9. Cao LY, Li ZJ, Zhang RH, Wu YL, Li WX, Cao ZJ. StCT2, a new antibacterial peptide characterized from the venom of the scorpion Scorpiops tibetanus. Peptides. 2012 Aug;36(2):213-20.

10. Cociancich S, Goyffon M, Bontems F, Bulet P, Bouet F, Menez A, et al. Purification and characterization of a scorpion defensin, a 4kDa antibacterial peptide presenting structural similarities with insect defensins and scorpion toxins. Biochem Biophys Res Commun. 1993 Jul 15;194(1):17-22.

11. Corzo G, Escoubas P, Villegas E, Barnham KJ, He WL, Norton RS, et al. Characterization of unique amphipathic antimicrobial peptides from venom of the scorpion Pandinus imperator. Biochem J. 2001 Oct 1;359(Pt 1):35-45.

12. Corzo G, Villegas E, Gomez-Lagunas F, Possani LD, Belokoneva OS, Nakajima T. Oxyopinins, large amphipathic peptides isolated from the venom of the wolf spider Oxyopes kitabensis with cytolytic properties and positive insecticidal cooperativity with spider neurotoxins. J Biol Chem. 2002 Jun 28;277(26):23627-37.

13. Diaz P, D'Suze G, Salazar V, Sevcik C, Shannon JD, Sherman NE, et al. Antibacterial activity of six novel peptides from Tityus discrepans scorpion venom. A fluorescent probe study of microbial membrane Na+ permeability changes. Toxicon. 2009 Nov;54(6):802-17.

14. Miyashita M, Sakai A, Matsushita N, Hanai Y, Nakagawa Y, Miyagawa HA. Novel Amphipathic Linear Peptide with Both Insect Toxicity and Antimicrobial Activity from the Venom of the Scorpion Isometrus maculatus. Biosci Biotechnol Biochem. 2010;74(2):364-9.
-1515. Ramirez-Carreto S, Quintero-Hernandez V, Jimenez-Vargas JM, Corzo G, Possani LD, Becerril B, et al. Gene cloning and functional characterization of four novel antimicrobial-like peptides from scorpions of the family Vaejovidae. Peptides. 2012 Apr;34(2):290-5.]. DBP are the major molecules described in these venoms and are characterized by containing around 30 to 70 amino acids residues and three or four disulfide bridges [33. Vargas LJ, Estrada-Gomez S. Purification and Characterization of Venom Components as Source for Antibiotics. Mini-Rev Org Chem. 2014 May;11(1):15-27.,88. Cao LY, Dai C, Li ZJ, Fan Z, Song Y, Wu YL, et al. Antibacterial Activity and Mechanism of a Scorpion Venom Peptide Derivative in vitro and in vivo. Plos One. 2012;7(7):e40135.

9. Cao LY, Li ZJ, Zhang RH, Wu YL, Li WX, Cao ZJ. StCT2, a new antibacterial peptide characterized from the venom of the scorpion Scorpiops tibetanus. Peptides. 2012 Aug;36(2):213-20.

10. Cociancich S, Goyffon M, Bontems F, Bulet P, Bouet F, Menez A, et al. Purification and characterization of a scorpion defensin, a 4kDa antibacterial peptide presenting structural similarities with insect defensins and scorpion toxins. Biochem Biophys Res Commun. 1993 Jul 15;194(1):17-22.

11. Corzo G, Escoubas P, Villegas E, Barnham KJ, He WL, Norton RS, et al. Characterization of unique amphipathic antimicrobial peptides from venom of the scorpion Pandinus imperator. Biochem J. 2001 Oct 1;359(Pt 1):35-45.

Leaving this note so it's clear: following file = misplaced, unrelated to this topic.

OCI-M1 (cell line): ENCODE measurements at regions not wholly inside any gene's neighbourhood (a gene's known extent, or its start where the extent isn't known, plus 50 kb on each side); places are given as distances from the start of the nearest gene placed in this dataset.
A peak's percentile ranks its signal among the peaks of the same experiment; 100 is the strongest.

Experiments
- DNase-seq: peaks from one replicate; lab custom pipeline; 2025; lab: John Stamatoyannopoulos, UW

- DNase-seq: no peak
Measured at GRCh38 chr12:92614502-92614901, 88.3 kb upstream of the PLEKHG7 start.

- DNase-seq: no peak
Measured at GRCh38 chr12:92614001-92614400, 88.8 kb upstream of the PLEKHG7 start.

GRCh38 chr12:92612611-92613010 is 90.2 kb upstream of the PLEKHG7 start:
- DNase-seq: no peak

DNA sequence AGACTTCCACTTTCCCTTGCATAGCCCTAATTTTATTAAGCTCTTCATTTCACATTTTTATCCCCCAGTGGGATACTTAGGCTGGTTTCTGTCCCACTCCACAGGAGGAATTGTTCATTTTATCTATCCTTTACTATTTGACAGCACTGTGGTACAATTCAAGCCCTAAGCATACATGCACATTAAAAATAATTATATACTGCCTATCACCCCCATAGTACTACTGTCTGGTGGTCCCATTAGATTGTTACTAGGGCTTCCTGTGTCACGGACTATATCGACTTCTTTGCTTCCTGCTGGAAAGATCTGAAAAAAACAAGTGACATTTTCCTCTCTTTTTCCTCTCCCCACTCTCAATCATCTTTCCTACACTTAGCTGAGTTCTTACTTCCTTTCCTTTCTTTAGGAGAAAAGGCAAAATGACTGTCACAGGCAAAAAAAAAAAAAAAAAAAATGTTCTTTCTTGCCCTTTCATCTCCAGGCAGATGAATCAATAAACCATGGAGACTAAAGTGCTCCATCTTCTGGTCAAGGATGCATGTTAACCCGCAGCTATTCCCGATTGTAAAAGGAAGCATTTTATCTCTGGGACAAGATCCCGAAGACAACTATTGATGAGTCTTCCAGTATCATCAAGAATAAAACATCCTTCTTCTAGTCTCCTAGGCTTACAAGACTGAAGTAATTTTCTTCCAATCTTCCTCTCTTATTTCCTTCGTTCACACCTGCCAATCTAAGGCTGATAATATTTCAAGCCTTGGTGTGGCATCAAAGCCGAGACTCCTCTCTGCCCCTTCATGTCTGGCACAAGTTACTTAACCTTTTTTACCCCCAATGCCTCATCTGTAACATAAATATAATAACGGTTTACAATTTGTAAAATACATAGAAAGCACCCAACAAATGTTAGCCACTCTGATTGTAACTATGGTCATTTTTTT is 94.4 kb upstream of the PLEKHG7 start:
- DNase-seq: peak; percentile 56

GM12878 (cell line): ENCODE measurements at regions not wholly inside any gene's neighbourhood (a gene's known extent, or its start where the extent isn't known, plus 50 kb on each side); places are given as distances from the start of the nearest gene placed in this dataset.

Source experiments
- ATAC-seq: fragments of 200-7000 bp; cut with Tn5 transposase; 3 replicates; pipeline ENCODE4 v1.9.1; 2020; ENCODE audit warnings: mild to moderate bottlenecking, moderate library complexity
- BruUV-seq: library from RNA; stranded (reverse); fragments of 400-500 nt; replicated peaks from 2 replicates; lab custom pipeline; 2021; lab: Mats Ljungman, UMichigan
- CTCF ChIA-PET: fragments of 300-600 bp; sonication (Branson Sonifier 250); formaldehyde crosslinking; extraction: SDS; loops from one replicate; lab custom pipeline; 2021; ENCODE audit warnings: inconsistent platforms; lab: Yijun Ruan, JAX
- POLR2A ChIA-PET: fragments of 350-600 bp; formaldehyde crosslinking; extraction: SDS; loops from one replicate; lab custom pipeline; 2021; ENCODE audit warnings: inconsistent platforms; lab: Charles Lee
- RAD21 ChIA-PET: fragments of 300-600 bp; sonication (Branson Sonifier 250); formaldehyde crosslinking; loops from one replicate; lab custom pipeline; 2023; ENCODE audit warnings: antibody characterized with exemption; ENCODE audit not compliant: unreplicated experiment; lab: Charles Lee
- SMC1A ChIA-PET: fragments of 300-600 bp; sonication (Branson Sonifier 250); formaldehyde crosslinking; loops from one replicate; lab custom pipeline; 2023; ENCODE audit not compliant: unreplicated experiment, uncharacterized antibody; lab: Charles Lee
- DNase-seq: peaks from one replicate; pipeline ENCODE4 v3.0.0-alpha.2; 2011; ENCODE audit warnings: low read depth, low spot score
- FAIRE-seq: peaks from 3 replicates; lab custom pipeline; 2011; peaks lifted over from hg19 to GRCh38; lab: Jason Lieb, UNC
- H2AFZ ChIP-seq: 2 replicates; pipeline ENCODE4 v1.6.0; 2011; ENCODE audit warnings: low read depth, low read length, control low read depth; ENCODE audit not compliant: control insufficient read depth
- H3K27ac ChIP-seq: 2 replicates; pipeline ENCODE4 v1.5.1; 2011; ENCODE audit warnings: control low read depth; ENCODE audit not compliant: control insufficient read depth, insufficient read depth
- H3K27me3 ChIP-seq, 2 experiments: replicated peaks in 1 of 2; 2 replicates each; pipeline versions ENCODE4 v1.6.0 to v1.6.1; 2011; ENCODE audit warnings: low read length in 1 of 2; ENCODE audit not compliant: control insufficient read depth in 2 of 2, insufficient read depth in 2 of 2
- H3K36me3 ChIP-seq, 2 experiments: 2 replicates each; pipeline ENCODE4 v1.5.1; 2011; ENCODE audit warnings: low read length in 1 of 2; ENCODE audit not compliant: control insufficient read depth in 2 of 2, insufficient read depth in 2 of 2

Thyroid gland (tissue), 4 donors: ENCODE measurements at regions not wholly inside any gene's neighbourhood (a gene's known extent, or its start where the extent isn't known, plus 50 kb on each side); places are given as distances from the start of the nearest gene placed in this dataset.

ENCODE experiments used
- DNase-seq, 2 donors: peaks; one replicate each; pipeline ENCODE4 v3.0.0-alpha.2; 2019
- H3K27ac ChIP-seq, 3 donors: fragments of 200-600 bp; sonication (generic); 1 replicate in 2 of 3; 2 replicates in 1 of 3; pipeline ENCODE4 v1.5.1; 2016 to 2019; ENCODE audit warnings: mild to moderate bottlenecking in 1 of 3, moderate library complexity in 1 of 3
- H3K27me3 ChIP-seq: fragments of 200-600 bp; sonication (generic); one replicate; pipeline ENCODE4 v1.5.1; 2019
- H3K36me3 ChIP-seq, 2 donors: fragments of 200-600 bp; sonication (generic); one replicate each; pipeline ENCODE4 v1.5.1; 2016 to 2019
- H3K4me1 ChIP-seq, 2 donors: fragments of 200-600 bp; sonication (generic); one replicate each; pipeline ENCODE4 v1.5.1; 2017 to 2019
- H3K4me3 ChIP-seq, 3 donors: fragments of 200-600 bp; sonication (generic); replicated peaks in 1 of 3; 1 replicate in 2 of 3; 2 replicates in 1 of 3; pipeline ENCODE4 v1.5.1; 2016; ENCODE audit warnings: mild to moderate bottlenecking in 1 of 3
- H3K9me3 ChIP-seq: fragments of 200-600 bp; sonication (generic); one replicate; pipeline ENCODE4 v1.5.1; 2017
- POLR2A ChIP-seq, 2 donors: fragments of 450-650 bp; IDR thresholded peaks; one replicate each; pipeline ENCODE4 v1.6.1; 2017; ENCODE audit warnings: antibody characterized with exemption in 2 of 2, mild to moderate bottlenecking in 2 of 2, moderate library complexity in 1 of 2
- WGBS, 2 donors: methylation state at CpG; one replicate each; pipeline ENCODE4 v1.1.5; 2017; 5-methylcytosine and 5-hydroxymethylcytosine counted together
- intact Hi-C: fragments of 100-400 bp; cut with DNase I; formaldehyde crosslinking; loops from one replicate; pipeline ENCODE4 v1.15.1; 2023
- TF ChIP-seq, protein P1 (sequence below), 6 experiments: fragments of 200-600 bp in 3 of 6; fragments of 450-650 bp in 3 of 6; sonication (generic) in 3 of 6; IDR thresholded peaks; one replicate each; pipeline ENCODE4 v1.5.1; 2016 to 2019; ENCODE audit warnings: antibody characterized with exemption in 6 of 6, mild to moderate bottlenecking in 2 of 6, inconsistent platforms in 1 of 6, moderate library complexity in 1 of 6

12. Corzo G, Villegas E, Gomez-Lagunas F, Possani LD, Belokoneva OS, Nakajima T. Oxyopinins, large amphipathic peptides isolated from the venom of the wolf spider Oxyopes kitabensis with cytolytic properties and positive insecticidal cooperativity with spider neurotoxins. J Biol Chem. 2002 Jun 28;277(26):23627-37.

13. Diaz P, D'Suze G, Salazar V, Sevcik C, Shannon JD, Sherman NE, et al. Antibacterial activity of six novel peptides from Tityus discrepans scorpion venom. A fluorescent probe study of microbial membrane Na+ permeability changes. Toxicon. 2009 Nov;54(6):802-17.

14. Miyashita M, Sakai A, Matsushita N, Hanai Y, Nakagawa Y, Miyagawa HA. Novel Amphipathic Linear Peptide with Both Insect Toxicity and Antimicrobial Activity from the Venom of the Scorpion Isometrus maculatus. Biosci Biotechnol Biochem. 2010;74(2):364-9.
-1515. Ramirez-Carreto S, Quintero-Hernandez V, Jimenez-Vargas JM, Corzo G, Possani LD, Becerril B, et al. Gene cloning and functional characterization of four novel antimicrobial-like peptides from scorpions of the family Vaejovidae. Peptides. 2012 Apr;34(2):290-5.]. The major targets of these toxins are ionic channels like sodium (Nav), potassium (Kv), chlorine (Clv) or calcium (Cav) channels in the nervous system, blocking or gating the channel mechanism and thereby exhibiting a neurotoxic activity.

Despite the diversity of scorpions in Colombia, only a few studies are available describing the venom content [1616. Estrada-Gomez S, Cupitra NI, Arango WM, Munoz LJ. Intraspecific variation of centruroides edwardsii venom from two regions of Colombia. Toxins (Basel). 2014 Jul 14;6(7):2082-96.

17. Estrada-Gómez S, Vargas Muñoz LJ, Saldarriaga-Córdoba M, Quintana Castillo JC. Venom from Opisthacanthus elatus scorpion of Colombia, could be more hemolytic and less neurotoxic than thought. Acta Trop. 2016 Jan;153:70-8.

18. Barona J, Batista CV, Zamudio FZ, Gomez-Lagunas F, Wanke E, Otero R, et al. Proteomic analysis of the venom and characterization of toxins specific for Na+ - and K+ -channels from the Colombian scorpion Tityus pachyurus. Biochim Biophys Acta. 2006 Jan;1764(1):76-84.